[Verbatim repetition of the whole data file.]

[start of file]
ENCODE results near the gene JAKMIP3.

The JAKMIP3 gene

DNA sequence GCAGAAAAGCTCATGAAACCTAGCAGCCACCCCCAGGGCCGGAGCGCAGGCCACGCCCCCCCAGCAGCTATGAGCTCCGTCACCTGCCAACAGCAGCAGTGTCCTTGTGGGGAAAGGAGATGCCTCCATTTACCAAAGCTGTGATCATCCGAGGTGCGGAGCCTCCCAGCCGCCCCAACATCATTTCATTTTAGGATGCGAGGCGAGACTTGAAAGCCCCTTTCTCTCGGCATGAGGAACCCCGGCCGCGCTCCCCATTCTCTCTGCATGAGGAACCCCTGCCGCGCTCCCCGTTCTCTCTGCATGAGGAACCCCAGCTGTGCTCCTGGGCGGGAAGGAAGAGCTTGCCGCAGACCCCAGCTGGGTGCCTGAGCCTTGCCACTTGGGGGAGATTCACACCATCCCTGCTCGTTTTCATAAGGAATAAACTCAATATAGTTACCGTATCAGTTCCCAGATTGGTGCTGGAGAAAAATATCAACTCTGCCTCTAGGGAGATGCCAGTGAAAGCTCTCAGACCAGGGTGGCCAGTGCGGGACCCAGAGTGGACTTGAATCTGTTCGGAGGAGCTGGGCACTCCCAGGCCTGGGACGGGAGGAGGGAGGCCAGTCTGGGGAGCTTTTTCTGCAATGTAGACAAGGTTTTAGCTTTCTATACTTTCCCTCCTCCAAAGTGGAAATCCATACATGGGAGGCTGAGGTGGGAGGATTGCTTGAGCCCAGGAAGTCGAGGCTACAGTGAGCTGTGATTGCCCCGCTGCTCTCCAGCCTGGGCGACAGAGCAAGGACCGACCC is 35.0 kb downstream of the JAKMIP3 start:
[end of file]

ENCODE results near the gene JAKMIP3.

The JAKMIP3 gene

DNA sequence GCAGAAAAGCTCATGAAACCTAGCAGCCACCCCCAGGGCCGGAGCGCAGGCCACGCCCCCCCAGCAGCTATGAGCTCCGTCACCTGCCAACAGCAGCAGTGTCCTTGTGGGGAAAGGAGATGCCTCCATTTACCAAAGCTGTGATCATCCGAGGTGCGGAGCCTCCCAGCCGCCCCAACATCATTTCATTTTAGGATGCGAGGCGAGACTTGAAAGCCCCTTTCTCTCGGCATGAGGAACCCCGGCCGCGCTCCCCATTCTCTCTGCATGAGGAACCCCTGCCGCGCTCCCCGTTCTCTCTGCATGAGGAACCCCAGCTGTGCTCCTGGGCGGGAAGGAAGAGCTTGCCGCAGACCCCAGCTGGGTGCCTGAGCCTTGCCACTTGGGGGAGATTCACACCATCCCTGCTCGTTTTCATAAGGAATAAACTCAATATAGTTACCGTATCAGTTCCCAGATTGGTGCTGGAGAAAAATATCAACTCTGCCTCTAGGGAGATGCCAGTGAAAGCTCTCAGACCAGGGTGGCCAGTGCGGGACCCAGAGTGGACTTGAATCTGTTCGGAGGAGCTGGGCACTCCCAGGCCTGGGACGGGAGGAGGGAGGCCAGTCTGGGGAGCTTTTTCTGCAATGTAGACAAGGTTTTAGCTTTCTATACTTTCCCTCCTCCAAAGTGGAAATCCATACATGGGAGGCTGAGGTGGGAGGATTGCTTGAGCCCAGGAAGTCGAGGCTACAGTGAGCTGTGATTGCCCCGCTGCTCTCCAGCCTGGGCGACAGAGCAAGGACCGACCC is 35.0 kb downstream of the JAKMIP3 start: